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Who has the edge?


© St. Petersburg Times, published November 18, 2000


FSU senior Chris Weinke leads the nation in passing yardage (3,814) and passing efficiency (166.5 rating) and is tied for the lead in touchdowns (30). Aside from raw numbers, the 28-year-old is uncommonly unflappable as he's shown in directing numerous come-from-behind wins, including in last year's game against the Gators. UF redshirt freshman Rex Grossman (1,530 yards, 17 touchdowns) is third in passing efficiency (163.9) but struggled last week and was replaced by senior Jesse Palmer (1,473 yards, 10 touchdowns). Like last year, two may not be better than one.



UF freshman Jabar Gaffney (59 catches, 1,005 yards, 13 touchdowns) has tied a school record with six straight games of at least 100 yards and Reche Caldwell, a sophomore from Tampa Jefferson, has been solid. But the other Gators aren't nearly as dangerous or productive. FSU counters with senior Marvin "Snoop'' Minnis (55 catches, 1,153 yards, nine touchdowns), a semifinalist for the Biletnikoff Award, junior Atrews Bell (34 catches, 609 yards, nine touchdowns), sophomore Anquan Boldin (34 catches, 595 yards, six touchdowns) and junior Javon Walker (19 catches, 307 yards, three touchdowns). So much for missing Peter Warrick.



Before the season, FSU's deep, veteran group was tabbed as perhaps the best ever at the school. Senior tackle Ross Brannon and senior guard Jerry Carmichael didn't recover from off-season knee operations and then senior tackle Tarlos Thomas suffered a season-ending knee injury against Duke. Still, FSU hasn't missed a beat behind standout tackles Char-ron Dorsey and Brett Williams and center Jarad Moon and guards Justin Amman and Montrae Holland. UF's starting line, anchored by tackles Mike Pearson and Kenyatta Walker, has been solid, but depth is a problem. The top two reserves, guard Shannon Snell from Tampa Hillsborough and tackle Max Starks, are true freshmen.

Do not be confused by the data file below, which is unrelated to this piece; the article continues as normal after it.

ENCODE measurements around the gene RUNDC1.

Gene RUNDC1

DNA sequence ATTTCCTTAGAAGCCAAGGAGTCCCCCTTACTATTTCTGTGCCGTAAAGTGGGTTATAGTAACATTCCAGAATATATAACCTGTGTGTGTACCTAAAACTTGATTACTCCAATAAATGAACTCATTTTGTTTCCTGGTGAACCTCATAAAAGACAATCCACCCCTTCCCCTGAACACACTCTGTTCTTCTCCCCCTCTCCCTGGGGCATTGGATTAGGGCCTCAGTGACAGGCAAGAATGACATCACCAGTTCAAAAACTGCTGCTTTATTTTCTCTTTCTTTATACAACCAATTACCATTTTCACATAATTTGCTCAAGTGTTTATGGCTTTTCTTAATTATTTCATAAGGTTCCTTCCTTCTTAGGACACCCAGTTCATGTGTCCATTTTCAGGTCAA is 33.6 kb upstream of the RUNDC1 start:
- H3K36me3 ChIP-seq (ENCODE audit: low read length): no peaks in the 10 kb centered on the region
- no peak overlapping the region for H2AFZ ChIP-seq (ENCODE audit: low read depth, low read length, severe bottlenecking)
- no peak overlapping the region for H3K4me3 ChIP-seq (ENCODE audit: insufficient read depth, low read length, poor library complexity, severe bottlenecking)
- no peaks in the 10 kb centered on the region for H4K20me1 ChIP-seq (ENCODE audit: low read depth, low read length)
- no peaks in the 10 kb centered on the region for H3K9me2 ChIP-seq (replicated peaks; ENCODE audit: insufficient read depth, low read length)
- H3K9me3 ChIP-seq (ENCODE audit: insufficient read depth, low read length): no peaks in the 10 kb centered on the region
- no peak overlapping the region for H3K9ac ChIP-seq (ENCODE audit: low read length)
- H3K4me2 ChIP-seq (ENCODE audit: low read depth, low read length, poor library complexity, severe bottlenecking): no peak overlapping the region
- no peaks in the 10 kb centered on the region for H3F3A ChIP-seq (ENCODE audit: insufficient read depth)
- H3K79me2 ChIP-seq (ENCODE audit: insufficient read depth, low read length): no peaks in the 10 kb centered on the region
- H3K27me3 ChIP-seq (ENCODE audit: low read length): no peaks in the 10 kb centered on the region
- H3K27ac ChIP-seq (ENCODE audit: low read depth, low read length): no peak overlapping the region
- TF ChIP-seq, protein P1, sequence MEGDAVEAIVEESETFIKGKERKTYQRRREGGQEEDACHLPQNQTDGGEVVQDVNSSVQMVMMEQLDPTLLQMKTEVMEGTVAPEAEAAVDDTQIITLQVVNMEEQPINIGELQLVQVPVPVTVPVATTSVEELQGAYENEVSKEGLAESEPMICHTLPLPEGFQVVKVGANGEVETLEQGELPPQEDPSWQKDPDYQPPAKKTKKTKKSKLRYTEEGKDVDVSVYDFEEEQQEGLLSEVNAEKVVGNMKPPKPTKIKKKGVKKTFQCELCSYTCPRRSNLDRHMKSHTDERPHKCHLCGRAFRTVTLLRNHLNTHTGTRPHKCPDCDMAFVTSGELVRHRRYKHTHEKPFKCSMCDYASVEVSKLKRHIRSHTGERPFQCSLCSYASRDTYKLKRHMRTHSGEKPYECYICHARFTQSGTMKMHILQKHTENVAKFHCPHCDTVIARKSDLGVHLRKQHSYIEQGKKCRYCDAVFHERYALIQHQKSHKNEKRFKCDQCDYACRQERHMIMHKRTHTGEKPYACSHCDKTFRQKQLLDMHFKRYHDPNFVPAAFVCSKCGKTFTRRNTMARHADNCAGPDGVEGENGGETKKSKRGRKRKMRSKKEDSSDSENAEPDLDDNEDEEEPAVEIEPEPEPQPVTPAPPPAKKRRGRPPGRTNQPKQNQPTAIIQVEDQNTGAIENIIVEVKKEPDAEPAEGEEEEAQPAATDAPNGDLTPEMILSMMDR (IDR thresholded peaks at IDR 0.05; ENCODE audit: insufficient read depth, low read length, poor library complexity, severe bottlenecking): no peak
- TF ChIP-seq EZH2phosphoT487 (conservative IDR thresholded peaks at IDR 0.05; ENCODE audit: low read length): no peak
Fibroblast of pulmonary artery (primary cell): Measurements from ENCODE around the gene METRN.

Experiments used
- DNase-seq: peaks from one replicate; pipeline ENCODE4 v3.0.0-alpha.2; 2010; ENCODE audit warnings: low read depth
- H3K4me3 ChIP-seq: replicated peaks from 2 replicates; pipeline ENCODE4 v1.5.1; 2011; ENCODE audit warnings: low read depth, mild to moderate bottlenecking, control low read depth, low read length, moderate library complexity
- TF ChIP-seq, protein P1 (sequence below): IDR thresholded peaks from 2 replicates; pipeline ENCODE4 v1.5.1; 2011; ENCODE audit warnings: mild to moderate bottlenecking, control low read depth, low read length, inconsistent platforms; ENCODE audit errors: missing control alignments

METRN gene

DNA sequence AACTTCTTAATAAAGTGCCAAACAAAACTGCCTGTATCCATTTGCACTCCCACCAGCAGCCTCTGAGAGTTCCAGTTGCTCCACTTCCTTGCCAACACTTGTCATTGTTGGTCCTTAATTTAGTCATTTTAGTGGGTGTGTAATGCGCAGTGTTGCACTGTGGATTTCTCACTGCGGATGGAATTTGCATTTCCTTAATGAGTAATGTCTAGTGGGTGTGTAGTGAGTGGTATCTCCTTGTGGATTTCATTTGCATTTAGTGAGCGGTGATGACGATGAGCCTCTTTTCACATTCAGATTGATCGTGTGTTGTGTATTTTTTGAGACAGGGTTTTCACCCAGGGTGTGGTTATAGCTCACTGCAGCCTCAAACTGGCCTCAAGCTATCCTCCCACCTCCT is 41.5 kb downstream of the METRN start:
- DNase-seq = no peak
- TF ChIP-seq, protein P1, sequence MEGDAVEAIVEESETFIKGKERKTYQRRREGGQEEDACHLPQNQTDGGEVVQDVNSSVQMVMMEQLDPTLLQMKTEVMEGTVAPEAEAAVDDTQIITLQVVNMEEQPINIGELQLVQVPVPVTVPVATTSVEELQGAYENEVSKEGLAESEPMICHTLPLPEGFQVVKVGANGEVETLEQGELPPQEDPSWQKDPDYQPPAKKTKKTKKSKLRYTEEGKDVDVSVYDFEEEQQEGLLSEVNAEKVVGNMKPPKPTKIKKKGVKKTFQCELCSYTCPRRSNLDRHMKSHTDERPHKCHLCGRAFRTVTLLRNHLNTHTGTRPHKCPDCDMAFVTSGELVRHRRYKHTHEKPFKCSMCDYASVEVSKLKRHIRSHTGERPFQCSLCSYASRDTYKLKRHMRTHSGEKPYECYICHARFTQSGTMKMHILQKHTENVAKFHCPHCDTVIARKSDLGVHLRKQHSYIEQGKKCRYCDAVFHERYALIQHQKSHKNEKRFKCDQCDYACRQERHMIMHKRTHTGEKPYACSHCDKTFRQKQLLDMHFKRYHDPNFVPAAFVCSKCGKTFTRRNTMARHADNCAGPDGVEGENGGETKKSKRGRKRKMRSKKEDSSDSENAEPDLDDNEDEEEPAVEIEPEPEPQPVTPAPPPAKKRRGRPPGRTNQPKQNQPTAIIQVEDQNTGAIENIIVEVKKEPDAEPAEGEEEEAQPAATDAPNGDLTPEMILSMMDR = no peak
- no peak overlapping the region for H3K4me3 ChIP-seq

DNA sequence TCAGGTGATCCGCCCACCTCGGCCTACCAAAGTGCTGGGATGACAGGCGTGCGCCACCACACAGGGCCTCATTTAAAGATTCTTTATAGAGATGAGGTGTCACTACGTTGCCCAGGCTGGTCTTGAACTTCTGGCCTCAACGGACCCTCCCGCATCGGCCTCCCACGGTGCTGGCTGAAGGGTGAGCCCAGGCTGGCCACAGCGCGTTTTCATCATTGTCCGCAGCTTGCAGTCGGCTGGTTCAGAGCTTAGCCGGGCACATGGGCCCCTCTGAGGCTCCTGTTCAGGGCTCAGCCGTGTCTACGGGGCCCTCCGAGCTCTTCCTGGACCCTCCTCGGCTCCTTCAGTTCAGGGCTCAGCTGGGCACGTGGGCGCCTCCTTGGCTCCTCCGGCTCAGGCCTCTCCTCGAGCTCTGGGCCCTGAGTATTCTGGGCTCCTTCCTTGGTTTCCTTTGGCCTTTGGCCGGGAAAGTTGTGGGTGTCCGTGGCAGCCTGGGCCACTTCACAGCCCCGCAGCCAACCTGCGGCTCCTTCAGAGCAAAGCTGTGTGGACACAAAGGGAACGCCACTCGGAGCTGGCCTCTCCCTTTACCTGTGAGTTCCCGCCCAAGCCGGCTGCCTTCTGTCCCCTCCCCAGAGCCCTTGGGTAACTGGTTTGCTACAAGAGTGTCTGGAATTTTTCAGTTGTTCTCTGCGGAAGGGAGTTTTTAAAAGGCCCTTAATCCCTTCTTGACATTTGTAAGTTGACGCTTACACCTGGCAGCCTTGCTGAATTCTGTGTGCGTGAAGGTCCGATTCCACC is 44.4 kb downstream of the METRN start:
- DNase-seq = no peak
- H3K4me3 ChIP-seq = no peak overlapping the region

FSU outside linebackers Tommy Polley and Brian Allen, who were both semifinalists for the Butkus Award, and middle linebacker Bradley Jennings, a punishing hitter nicknamed "Monster,'' form perhaps the nation's best trio; certainly the nation's fastest. Jennings, Allen and Polley are also 1-2-3 on the team in tackles. Fortunately for the Seminoles, they have stayed healthy, a must given the dearth of experienced depth. UF hasn't been as fortunate. Junior middle linebacker Andra Davis, a starter last year, went down in the opener with a knee injury, which was a huge blow for a young unit. It's helped that middle linebacker Travis Carroll has returned from a three-game suspension and a knee sprain the last two games.



Florida coach Steve Spurrier may cringe at the label, "offensive genius,'' but his track record for putting together innovative, nearly unstoppable offenses can't be refuted. Yet he's not had much success against FSU. He's 4-7-1, albeit one win gave the Gators their lone national title. Meanwhile, FSU's Bobby Bowden, now a professed a CEO who entrusts and empowers his assistants, has won a few big games. Home and away. With 314 career wins, he's tied with Amos Alonzo Stagg for fourth all-time among Division I coaches.



Doak Campbell Stadium doesn't have a menacing nickname like "Death Valley'' or "The Swamp,'' but there can't be a more daunting task for a visitor than trying to win there. The Seminoles own the nation's longest home winning streak (34 games) and the nation's longest home unbeaten streak (51 games). They take this defending their turf seriously. Under Spurrier, the Gators are 0-4-1 here. The tie, the so-called "Choke at Doak,'' came after FSU rallied from a 31-3 fourth-quarter deficit.


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